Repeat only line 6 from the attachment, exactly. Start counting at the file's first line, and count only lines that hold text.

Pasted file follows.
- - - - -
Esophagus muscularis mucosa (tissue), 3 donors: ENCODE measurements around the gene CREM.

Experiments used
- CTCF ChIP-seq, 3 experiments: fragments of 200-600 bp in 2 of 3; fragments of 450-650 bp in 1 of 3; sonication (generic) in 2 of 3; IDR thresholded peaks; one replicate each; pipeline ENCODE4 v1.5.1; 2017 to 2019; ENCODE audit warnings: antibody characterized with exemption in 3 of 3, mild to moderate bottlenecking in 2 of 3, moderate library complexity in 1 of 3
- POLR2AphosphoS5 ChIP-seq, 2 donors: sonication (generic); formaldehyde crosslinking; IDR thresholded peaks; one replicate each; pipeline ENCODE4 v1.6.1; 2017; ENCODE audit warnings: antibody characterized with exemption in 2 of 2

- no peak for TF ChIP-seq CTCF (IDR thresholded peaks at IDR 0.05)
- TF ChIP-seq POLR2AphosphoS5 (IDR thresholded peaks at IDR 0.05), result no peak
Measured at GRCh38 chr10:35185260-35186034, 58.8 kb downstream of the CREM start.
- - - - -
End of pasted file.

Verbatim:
- TF ChIP-seq POLR2AphosphoS5 (IDR thresholded peaks at IDR 0.05), result no peak